Scott Rongo: Hey, good morning, good afternoon, and good evening, and welcome to the Therapy Matters podcast, your one stop resource for expert insights, advice, and everything therapy rehab. I’m your host, Scott Rongo, and today I’m joined by Larry Benz, the executive chair and founder of Confluent Health. Thanks for joining us today, Larry.
Larry Benz: You’re welcome. I’m honored and pleased to be part of this discussion.
Scott Rongo: Awesome. Larry, you’re not new to the space, you’ve been in it for quite some time, but maybe for our audience, just give a little bit of background on yourself and share a little bit about what you’ve done.
Larry Benz: Sure. I’m a physical therapist by background. I am the founder and currently the executive chair, having just migrated from a CEO to executive chair of Confluent Health. Confluent Health is a physical therapy platform. We’re a holding company that has interest in education and outpatient clinics. We have over 600 of them. We have a division that manages lots of hospitals around the country’s physical therapy and rehab. Then we have an occupational health group called Fit for Work amongst other things that we do.
I’ve been a physical therapist since the mid-80s and have been very involved in private practice and all things education through our EIM, Evidence In Motion company.
Scott Rongo: Awesome. Like I said, we are just delighted to have you on the program. You and I were together a few months ago at a dinner with about 15 folks and a conversation of topic that got brought up was the PT labor shortage that we’re faced with. You had a lot of perspective and insights and clearly through your background and the work that you guys have been doing.
We thought it’d be a good idea to maybe bring you to this program and have that conversation for a broader audience. Again, certainly appreciate you and thank you for doing so. At a high level talk through, you had a lot of data and there was a lot of commentary around PT labor shortage. What’s your overall consensus?
Larry Benz: Yes, I’m really passionate about this topic for a number of reasons. All of us that are PTs have had this journey of how we became a PT. Did we get accepted the first time that we get accepted in the school that we wanted to?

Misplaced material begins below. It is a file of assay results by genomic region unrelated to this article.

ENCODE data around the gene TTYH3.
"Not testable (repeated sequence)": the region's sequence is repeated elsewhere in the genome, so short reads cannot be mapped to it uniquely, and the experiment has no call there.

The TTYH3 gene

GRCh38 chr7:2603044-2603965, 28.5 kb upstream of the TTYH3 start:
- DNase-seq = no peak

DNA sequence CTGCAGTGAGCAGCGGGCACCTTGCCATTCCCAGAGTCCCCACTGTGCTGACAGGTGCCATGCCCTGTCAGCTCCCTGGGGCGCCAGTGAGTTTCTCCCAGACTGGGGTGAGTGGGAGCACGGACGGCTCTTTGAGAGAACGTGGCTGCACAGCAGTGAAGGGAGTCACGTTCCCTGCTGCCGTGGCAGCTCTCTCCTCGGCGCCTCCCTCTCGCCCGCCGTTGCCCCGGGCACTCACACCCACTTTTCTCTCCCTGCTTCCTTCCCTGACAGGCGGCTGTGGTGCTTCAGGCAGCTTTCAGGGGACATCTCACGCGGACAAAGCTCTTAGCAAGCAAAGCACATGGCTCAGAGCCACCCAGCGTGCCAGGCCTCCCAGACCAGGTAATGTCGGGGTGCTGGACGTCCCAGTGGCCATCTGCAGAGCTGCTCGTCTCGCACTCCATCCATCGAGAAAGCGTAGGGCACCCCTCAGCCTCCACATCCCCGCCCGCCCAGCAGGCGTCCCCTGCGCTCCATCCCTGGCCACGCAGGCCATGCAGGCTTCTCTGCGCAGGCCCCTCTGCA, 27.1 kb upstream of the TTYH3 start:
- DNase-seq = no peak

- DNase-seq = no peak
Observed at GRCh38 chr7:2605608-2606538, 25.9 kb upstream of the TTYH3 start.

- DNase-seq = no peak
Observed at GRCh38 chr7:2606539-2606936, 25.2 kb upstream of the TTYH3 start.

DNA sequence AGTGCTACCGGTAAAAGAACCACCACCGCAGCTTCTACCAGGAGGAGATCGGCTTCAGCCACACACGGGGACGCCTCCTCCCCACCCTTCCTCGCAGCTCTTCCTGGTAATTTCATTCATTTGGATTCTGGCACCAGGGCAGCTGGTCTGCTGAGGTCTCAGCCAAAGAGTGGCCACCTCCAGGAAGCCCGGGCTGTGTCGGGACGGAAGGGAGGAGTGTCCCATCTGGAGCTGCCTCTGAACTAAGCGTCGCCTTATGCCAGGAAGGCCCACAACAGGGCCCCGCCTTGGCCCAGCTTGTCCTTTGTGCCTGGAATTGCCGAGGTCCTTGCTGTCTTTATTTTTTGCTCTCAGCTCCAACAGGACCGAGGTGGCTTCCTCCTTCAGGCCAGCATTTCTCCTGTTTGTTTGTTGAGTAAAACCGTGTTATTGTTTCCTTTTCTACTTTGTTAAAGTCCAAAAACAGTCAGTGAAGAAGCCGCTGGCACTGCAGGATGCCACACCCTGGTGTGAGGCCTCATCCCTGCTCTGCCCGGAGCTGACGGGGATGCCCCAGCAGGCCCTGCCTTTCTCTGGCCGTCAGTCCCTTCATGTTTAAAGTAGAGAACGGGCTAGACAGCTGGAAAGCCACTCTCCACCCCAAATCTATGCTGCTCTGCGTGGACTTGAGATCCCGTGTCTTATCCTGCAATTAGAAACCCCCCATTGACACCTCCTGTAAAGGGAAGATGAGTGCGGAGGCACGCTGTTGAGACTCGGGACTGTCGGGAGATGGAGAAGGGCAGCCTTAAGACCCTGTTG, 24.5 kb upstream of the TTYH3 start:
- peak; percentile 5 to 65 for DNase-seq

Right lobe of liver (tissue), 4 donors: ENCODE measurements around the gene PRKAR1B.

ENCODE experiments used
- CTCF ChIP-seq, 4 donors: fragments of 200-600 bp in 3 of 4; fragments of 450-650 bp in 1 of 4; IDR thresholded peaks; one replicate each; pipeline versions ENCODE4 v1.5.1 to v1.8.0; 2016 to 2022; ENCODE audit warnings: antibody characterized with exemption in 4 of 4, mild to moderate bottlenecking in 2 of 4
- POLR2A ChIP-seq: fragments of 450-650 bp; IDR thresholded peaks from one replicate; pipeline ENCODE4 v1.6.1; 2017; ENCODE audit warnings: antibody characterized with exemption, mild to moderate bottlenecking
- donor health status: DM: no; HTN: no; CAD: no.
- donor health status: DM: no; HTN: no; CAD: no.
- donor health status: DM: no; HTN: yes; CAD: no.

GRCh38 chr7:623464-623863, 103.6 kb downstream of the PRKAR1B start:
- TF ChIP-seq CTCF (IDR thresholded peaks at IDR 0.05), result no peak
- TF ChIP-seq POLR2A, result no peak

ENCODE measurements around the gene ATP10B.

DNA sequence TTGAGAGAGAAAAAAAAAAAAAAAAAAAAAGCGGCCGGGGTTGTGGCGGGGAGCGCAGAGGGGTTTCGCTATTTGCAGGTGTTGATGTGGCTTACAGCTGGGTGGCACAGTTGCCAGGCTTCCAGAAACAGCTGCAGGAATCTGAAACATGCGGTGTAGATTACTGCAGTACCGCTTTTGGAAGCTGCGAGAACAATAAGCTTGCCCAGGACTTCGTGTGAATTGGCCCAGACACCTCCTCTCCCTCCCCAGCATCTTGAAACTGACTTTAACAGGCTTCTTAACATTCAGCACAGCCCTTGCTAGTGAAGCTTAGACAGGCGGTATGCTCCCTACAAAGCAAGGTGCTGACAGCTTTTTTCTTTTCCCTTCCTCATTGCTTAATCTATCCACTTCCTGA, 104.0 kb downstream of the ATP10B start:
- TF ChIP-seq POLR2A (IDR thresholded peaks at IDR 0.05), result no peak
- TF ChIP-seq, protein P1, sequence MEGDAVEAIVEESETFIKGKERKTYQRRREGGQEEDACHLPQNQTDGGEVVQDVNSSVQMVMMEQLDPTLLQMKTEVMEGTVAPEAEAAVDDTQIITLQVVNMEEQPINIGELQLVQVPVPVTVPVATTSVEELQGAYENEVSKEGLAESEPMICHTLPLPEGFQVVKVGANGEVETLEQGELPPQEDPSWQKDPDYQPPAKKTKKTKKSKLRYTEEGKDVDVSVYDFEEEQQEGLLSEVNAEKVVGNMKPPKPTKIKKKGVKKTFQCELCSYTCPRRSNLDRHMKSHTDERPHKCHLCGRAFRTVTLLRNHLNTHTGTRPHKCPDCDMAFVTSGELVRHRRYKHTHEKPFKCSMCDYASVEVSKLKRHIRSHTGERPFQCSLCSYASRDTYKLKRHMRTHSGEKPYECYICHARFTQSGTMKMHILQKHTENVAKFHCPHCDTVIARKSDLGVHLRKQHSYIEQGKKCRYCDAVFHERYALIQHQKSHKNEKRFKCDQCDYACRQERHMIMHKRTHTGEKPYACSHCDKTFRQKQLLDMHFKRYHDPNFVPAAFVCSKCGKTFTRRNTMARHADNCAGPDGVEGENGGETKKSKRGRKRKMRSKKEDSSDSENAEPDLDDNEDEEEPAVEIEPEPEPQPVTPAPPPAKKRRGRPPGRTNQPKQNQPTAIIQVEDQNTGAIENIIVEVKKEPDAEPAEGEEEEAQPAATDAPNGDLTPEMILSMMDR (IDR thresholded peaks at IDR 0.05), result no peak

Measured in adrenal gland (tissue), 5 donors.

I’ve had this burning desire to make sure from a legacy standpoint that our best and brightest students become physical therapists that they’re enabled to and that they have the opportunity to, and what I can tell you is that the shortage is nothing new. It’s been predicted as early as 2012, arguably earlier than that. What we’re seeing is the result of the shortage and the shortage itself. We’ve had this dilemma in physical therapy about trying to control the number of individuals that become PTs and I think that what we could look backwards, unfortunately, is that was not well-grounded.
Scott Rongo: Yes. You could start to see it, like you said, roughly back in 2012. But what are some of the causes. How do we get to this point where we are today?
Larry Benz: About this topic, I think about a great quote by Oscar Wilde, which is that there are two tragedies of life. One is not getting what one wants and the other is getting it. In physical therapy, we have data, we have evidence, we have efficacy on the use and interventions of physical therapy for force multipliers that can direct care initially, particularly in musculoskeletal.
Musculoskeletal is about $300-billion industry. We need physical therapists to curve this problem. About a dollar out of every 6 is spent in aches, pains, sprains, and strains. In order to do this, we got what we want through evidence and efficacy and demonstration of our value. However, the tragedy is we don’t have enough PTs. My concern is that we have this market opportunity and we don’t want to fall flat on our face. This is not a new thing. Early as 2012, the APTA’s workforce report at that time as has the Bureau of Labor Statistics demonstrated the shortage every time they’ve published data, but all of this has gotten amplified during covid.
If you’d like, I’m happy to walk through the players, the history, current status of where they’re at, you just turn the spigot on and let me go.
Scott Rongo: Yes, let’s do it. Let’s dig deeper into it. Absolutely. That’d be great.